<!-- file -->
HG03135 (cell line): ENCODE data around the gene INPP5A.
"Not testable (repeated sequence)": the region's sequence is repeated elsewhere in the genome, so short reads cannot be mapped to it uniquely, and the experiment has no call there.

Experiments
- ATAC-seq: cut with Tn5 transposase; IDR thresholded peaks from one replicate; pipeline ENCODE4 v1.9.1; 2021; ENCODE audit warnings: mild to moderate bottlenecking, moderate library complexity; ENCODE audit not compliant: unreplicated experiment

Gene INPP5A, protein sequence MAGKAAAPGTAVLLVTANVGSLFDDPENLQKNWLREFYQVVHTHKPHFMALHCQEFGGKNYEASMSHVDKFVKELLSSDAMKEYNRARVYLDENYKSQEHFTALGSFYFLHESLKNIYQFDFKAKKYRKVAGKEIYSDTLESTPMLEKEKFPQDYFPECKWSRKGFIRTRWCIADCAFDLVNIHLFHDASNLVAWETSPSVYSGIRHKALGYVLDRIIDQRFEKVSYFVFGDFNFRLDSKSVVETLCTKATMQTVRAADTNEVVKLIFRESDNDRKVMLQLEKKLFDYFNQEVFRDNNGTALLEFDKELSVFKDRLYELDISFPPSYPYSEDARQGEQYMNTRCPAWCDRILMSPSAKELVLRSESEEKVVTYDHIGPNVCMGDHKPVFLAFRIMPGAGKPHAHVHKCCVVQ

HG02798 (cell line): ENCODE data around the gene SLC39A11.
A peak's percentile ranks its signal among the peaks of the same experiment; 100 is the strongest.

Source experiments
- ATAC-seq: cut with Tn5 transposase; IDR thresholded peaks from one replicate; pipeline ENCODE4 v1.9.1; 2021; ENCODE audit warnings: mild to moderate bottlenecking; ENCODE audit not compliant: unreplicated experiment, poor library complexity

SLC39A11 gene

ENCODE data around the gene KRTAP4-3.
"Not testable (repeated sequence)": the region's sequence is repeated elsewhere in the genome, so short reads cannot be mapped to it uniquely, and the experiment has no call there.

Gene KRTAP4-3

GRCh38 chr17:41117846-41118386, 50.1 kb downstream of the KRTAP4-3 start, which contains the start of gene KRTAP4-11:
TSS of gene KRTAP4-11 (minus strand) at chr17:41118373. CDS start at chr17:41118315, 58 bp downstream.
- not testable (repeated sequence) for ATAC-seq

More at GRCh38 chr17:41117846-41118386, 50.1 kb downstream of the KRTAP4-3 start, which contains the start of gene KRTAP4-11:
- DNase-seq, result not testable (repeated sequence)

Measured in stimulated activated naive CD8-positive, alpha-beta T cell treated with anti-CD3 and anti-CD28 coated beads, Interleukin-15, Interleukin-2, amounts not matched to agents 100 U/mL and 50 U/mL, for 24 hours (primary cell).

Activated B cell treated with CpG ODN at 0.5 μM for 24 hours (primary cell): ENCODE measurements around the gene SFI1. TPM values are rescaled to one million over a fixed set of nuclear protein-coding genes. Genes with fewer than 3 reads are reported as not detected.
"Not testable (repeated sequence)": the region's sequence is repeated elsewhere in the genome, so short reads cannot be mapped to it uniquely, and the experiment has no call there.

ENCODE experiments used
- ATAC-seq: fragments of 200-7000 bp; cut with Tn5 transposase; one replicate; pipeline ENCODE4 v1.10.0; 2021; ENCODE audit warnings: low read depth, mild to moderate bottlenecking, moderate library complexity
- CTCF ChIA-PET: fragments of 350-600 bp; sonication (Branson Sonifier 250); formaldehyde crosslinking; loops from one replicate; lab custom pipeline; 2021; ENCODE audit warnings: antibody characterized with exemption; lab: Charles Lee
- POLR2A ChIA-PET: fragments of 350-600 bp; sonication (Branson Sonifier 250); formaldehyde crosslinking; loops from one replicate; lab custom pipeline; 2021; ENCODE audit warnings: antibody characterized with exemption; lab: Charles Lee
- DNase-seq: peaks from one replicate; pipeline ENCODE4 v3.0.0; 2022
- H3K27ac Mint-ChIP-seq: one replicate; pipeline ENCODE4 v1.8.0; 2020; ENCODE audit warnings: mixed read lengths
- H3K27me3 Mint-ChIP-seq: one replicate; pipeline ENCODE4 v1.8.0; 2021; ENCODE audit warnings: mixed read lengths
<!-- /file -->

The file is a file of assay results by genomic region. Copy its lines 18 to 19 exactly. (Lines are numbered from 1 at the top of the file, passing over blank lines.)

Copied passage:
- DNase-seq, result not testable (repeated sequence)

Measured in stimulated activated naive CD8-positive, alpha-beta T cell treated with anti-CD3 and anti-CD28 coated beads, Interleukin-15, Interleukin-2, amounts not matched to agents 100 U/mL and 50 U/mL, for 24 hours (primary cell).